The aging brain is known to alter in structure, connectivity and diffusivity in the human. Most notably the corpus callosum is observed to exhibit alterations in diffusivity values and, associated with this, right-left cerebral connectivity is reduced. The aging canine brain has been observed to reduce in volume however the effect of aging on corpus callosum diffusivity has not been evaluated. In this study we applied the novel technique of voxel-based-analysis to identify the extent and location of significant diffusivity abnormalities in the brain of healthy aged canines. Diffusion tensor imaging data were acquired from 20 neurologically and behaviorally normal mesaticephalic canines grouped into young (aged between 2-6 years) and old (aged between 10-11 years) cohorts. The data were skull stripped, corrected for noise, phase distortion, motion and eddy-current distortion. Tensor metrics FA and MD were calculated and voxel-based statistics applied a two-sample t-test to identify significant differences between age groups. Family-wise error corrected was used to correct for multiple comparisons. There were significant decreases in FA within the body and dorsal fibers for the corpus callosum in FA in the aged canine group when compared to the younger group. Similarly, there were significant decreases in MD in the corpus callosum in the aged group though these decreases were less widespread. Healthy aging is associated with decreases in FA and MD within the corpus callosum. This is similar to the diffusivity changes present within humans and may reflect alterations in structural connectivity between hemispheres.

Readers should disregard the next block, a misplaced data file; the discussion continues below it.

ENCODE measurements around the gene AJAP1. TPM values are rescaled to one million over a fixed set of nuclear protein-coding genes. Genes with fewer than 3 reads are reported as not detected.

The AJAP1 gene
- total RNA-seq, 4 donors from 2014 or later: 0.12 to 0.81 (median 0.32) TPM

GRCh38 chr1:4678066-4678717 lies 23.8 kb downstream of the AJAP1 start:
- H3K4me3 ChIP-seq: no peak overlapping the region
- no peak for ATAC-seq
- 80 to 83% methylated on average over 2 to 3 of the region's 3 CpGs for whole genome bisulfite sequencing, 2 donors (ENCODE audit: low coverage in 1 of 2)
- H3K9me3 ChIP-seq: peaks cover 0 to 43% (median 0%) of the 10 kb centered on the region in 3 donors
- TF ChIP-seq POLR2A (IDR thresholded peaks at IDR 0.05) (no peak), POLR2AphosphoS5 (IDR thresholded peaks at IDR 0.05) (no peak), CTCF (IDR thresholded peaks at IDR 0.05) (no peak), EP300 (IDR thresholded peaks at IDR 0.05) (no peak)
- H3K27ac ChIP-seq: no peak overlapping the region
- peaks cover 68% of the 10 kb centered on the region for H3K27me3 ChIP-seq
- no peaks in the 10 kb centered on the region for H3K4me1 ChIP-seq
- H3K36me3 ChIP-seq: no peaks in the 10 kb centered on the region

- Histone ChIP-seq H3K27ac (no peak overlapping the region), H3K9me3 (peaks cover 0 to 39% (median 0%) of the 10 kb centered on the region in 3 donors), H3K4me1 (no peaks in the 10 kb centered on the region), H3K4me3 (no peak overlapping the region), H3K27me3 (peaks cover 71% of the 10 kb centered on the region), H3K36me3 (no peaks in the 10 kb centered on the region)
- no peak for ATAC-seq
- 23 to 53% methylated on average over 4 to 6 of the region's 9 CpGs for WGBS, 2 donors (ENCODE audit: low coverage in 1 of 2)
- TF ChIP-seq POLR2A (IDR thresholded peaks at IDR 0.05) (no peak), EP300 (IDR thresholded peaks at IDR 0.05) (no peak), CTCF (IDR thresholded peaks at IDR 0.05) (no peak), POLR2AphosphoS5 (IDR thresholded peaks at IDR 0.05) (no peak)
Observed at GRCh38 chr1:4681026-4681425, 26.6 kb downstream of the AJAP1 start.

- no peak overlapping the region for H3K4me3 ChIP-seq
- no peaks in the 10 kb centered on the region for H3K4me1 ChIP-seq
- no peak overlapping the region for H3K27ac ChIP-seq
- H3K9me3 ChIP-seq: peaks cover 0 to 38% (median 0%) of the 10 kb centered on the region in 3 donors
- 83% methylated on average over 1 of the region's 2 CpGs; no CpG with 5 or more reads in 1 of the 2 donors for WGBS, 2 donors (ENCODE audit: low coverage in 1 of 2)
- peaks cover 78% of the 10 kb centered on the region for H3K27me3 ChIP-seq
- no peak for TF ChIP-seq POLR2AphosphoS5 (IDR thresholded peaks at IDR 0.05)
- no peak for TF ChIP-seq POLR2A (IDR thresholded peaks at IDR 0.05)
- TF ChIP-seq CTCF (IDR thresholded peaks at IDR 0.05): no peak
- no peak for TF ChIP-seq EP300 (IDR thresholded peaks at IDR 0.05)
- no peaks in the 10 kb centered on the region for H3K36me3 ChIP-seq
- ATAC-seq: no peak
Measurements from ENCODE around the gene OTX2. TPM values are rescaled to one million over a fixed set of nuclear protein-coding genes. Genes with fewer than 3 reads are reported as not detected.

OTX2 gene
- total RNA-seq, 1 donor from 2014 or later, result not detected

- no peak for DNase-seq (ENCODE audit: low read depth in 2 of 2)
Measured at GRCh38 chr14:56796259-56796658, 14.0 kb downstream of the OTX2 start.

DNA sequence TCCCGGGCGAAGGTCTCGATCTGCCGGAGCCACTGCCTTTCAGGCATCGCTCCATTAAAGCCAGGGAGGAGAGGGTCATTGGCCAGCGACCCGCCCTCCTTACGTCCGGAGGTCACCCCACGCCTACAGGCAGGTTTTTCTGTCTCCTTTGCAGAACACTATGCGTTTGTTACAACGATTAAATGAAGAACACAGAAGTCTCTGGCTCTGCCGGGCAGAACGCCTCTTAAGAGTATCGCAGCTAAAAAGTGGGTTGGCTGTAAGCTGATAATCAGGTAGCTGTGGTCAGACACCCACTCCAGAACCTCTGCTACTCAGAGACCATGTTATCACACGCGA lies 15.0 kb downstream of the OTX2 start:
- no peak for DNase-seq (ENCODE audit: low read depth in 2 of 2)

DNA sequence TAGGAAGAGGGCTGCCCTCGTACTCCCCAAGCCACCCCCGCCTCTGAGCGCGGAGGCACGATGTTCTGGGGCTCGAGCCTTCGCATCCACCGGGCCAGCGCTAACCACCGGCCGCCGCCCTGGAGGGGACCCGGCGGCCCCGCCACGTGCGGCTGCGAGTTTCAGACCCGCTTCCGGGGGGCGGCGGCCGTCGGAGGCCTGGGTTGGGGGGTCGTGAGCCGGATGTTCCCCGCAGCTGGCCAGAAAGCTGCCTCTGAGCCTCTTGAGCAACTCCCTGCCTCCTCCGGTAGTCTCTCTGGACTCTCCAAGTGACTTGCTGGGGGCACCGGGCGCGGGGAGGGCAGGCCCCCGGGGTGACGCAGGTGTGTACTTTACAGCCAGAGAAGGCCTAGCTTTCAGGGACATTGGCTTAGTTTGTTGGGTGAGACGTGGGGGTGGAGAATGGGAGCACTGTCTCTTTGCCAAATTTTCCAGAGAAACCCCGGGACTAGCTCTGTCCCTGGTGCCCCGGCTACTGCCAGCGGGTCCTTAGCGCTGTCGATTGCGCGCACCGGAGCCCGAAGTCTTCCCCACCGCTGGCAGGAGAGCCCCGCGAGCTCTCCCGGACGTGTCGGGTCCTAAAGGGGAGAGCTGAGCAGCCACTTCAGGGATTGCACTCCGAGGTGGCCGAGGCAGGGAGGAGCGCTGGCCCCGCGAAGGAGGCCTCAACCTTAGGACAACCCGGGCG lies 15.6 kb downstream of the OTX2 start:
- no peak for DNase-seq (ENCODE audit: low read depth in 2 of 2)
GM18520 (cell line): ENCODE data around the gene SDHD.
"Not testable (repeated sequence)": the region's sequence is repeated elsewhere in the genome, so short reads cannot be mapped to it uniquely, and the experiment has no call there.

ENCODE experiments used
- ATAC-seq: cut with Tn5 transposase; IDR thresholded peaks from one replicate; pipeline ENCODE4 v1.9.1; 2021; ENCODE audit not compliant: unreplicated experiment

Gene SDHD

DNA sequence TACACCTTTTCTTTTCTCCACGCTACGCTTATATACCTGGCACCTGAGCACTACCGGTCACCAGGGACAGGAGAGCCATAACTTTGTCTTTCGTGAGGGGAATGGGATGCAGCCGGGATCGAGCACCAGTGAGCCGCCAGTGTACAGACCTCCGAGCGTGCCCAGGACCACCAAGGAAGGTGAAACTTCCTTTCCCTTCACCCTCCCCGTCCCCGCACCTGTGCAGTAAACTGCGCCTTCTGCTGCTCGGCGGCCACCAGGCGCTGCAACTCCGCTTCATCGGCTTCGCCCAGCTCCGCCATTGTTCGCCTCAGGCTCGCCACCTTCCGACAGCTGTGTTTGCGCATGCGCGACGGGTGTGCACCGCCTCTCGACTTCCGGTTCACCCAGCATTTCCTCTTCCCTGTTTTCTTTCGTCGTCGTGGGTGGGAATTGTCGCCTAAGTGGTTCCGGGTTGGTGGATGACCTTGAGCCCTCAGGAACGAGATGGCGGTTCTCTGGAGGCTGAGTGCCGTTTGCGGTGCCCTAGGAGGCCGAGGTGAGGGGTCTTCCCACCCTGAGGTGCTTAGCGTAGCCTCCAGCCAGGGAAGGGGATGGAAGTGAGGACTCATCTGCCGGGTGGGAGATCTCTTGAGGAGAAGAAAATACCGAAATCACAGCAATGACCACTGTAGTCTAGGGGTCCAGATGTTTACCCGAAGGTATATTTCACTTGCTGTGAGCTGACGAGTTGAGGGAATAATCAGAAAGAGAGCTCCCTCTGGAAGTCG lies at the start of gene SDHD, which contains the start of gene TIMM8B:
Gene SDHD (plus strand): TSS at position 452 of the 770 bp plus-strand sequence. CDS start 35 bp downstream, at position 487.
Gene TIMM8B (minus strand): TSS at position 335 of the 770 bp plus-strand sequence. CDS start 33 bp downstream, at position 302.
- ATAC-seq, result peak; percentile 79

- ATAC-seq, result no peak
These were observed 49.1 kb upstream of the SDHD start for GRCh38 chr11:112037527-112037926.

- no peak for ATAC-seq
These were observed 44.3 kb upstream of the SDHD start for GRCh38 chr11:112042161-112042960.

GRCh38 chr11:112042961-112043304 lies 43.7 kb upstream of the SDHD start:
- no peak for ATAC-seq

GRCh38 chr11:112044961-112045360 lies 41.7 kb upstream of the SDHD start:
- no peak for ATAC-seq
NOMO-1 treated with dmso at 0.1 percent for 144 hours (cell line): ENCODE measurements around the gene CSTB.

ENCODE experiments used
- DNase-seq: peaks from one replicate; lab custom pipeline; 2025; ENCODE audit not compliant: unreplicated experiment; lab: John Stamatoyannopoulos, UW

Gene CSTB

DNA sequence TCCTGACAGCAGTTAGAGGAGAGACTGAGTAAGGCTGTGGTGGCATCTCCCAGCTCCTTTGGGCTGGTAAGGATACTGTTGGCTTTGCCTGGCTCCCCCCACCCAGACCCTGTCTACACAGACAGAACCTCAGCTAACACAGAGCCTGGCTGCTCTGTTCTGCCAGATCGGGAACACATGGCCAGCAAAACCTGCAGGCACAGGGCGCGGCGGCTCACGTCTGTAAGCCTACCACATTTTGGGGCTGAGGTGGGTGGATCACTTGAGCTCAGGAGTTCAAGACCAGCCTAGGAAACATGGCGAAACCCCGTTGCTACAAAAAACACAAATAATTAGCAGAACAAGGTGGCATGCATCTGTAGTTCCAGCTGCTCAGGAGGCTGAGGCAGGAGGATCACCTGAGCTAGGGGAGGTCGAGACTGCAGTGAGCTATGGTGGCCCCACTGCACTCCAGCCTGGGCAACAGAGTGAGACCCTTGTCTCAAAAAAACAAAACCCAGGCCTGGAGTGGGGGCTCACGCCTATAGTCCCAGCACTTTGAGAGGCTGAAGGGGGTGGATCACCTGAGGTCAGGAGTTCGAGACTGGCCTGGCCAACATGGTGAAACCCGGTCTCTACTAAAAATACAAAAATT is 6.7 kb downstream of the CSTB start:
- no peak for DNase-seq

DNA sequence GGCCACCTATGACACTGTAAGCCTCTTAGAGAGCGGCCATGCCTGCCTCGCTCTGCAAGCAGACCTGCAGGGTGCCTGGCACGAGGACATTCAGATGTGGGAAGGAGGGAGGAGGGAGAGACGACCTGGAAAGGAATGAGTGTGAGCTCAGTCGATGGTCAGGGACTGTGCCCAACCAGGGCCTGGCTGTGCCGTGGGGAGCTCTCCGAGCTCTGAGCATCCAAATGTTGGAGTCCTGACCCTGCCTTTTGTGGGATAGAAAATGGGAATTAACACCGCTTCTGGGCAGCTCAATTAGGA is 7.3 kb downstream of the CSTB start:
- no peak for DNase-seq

Upon completion, participants will be able to understand how the canine brain and particularly white matter degenerates with healthy aging
Upon completion, participant will have an understanding of diffusion tensor imaging and its ability to detect white matter microstructal changes.
Upon completion, participant will know how different diffusivity measures alter in the aging canine brain when compared to a healthy canine cohort.